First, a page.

He has contributed to fundamental engineering science scholarship, inventions and transitions of his work to support over a dozen advanced missions. Some key historical and recent highlights:  
• He pioneered the trajectory optimization algorithm and helped write the AB360 code that was used to design Delta launch vehicle trajectories for more than a decade ending in the mid 80s.  
• He is regarded as the technical father of spacecraft attitude estimation, having published a landmark mid-1970s paper entitled “Real-Time, On-Board Star Pattern Recognition and Spacecraft Attitude Estimation”.  The algorithm presented in this paper, was published before the invention of the PC, and coincided with the first use of a CCD camera (teamed with Ball Aerospace) as a star sensor.  This sensor and its derivatives were adopted by DoD and NASA for numerous missions and all modern star sensors have evolved from this technology. Along with D Mortari, he recently published the existing state of the art star pattern recognition algorithm (the Pyramid algorithm).  
• In the early 1980s, at JHU/APL he developed (and first implemented on the 1983 NOVA navy navigational satellite) the first real-time, on-orbit use of optimal control to execute the time-optimal magnetic attitude maneuvers of the NOVA spacecraft.
• During the past 15 years, he has published extensively widely adopted mathematical formulations and algorithms for
o Estimation and optimal control of dynamical systems
o Astrodynamics
• Some recent experimental work is focused on the Land, Air, and Space Robotics (LASR) Laboratory. The LASR lab was designed and developed by Junkins specifically to close the loop between theory, computation and experiment and enable research on close proximity SSA technologies (sensing, inference, pattern recognition, autonomous/adaptive control).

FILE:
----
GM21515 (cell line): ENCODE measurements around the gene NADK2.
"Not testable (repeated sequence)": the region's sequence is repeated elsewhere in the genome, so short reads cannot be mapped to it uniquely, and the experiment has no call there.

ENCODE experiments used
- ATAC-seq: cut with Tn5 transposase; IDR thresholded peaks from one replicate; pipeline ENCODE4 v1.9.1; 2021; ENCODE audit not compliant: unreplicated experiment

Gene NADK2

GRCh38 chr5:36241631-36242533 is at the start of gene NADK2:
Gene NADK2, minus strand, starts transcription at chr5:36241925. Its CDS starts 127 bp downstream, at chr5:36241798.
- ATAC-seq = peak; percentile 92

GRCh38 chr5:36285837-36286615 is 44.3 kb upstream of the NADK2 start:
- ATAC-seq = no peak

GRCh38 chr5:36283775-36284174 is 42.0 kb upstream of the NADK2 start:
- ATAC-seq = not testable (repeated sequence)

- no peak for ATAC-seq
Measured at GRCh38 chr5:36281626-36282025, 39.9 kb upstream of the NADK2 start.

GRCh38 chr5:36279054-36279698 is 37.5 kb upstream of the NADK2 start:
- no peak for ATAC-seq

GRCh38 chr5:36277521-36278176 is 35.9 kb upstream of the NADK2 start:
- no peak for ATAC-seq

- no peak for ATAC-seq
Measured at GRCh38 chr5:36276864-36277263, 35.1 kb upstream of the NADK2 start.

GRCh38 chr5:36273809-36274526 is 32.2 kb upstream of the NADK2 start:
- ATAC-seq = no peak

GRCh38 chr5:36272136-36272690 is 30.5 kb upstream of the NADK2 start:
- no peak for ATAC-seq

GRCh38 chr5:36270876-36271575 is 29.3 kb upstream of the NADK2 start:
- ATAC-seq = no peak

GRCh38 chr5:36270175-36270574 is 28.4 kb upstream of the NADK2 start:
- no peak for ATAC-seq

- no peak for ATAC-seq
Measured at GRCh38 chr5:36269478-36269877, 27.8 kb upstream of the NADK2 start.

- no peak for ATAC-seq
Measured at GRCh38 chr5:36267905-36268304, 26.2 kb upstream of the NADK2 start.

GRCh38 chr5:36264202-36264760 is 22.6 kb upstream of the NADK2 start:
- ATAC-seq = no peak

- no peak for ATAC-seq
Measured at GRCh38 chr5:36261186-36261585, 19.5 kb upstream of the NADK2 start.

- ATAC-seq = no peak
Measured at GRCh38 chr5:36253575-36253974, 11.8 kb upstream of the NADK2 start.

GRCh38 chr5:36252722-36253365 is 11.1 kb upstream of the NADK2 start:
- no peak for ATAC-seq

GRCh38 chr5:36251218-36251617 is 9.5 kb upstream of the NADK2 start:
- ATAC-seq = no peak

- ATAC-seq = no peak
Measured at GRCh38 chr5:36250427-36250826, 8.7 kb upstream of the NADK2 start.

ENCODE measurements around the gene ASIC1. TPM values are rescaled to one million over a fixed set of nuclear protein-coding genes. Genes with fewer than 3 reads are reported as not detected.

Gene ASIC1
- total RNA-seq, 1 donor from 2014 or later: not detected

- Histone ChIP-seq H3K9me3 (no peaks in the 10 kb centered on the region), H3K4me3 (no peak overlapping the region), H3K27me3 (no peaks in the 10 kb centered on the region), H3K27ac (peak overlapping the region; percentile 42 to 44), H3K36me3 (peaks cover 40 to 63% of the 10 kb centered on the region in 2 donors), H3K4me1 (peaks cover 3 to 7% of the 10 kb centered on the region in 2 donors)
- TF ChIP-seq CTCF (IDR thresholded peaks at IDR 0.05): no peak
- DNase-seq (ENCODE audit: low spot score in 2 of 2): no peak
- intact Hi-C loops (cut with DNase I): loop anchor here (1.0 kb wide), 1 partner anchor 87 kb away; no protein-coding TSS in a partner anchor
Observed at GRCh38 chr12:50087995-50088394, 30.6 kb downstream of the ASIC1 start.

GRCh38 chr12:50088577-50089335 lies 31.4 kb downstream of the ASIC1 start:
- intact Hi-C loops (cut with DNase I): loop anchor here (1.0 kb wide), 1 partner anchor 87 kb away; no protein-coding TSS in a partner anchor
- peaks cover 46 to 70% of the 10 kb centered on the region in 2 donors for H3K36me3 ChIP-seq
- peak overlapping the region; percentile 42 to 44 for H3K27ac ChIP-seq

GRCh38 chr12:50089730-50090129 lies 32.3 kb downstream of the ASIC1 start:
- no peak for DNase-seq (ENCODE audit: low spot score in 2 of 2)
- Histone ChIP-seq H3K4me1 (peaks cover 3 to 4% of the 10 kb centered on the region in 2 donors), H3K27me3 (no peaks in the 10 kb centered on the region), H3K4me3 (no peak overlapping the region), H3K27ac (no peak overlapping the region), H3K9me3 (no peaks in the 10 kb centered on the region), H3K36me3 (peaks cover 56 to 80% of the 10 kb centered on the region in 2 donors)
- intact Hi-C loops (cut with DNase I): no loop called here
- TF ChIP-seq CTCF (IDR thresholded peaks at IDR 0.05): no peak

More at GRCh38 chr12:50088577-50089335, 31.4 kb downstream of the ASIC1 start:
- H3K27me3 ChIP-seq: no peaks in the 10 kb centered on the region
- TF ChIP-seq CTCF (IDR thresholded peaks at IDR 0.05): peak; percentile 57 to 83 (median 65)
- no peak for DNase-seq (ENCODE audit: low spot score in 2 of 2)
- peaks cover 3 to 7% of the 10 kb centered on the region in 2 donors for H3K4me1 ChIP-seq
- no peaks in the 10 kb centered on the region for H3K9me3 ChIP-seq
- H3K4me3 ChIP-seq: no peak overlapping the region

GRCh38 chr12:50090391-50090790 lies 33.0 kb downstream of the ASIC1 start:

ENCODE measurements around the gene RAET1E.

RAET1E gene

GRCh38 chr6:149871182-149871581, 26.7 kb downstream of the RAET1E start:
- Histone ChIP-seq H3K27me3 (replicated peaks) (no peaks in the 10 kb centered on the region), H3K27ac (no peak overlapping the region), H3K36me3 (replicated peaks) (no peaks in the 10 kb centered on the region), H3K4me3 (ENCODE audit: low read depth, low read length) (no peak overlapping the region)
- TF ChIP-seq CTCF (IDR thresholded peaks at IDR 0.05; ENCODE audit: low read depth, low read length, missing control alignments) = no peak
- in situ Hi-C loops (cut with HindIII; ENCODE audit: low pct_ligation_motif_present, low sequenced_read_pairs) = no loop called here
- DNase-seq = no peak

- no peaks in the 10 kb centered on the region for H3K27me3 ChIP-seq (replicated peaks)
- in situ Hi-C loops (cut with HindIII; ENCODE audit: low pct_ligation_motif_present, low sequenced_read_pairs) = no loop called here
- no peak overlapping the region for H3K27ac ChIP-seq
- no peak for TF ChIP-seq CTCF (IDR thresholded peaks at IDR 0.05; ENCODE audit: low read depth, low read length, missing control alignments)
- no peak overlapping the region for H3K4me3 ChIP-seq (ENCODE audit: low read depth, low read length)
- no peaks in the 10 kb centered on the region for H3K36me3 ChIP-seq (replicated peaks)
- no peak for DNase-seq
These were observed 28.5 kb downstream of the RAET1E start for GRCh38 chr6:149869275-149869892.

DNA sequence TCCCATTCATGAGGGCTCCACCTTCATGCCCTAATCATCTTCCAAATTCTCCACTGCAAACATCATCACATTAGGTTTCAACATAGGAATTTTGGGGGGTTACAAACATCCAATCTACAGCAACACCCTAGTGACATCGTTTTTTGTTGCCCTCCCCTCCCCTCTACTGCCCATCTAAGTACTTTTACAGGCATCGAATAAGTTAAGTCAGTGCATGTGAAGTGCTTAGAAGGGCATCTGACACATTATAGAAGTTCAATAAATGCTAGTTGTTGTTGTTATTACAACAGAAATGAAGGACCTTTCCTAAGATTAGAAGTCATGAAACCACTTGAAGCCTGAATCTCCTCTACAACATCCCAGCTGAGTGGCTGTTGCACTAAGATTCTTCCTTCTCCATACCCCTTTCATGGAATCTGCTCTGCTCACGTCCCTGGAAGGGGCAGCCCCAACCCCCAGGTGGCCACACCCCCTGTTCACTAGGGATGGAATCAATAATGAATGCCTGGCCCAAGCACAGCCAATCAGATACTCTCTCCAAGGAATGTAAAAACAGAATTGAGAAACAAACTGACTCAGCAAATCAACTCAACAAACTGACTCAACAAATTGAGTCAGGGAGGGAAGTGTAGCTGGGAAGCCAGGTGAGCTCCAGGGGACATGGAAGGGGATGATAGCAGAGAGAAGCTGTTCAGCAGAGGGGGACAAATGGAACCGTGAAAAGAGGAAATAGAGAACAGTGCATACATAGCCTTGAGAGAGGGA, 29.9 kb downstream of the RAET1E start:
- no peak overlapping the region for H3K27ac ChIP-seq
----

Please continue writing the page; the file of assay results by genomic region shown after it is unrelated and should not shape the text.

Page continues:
• Junkins recently invented a 4th generation LADAR sensor that utilizes novel scanning prisms to enable over 107 range measurements per second, accurate to 3mm, over a 30o field of view, with the standoff range varying from ~1m to 40km. He has also developed real-time algorithms to fuse these range measurements with a co-registered and synchronized HD camera to generate near-real-time CAD-like point clouds of the imaged scene or objects, rendered with the corresponding RGB paint job.  Natural feature detection is used to fuse overlapping measurements to developed extended scene geometry.  Under NRO sponsorship, this revolutionary sensor was brought from a conceptual design cartoon to a prototype in less than 3 years, and promises numerous applications in ISR, SSA, robotics, and UAVs.


    Dynamical Systems, Computational Methods, Optimal Estimation and Control

Areas of Research / Professional Expertise

    Dynamical Systems, Guidance, Navigation and Control, Sensing, Sensor Fusion, Autonomous Systems, Space Robotics.

Personal Interests

    Sports broadly, tennis, hiking, boating, music and writing amateur poetry



Featured Title
 Featured Title - Optimal Estimation of Dynamic Systems 2e - 1st Edition book cover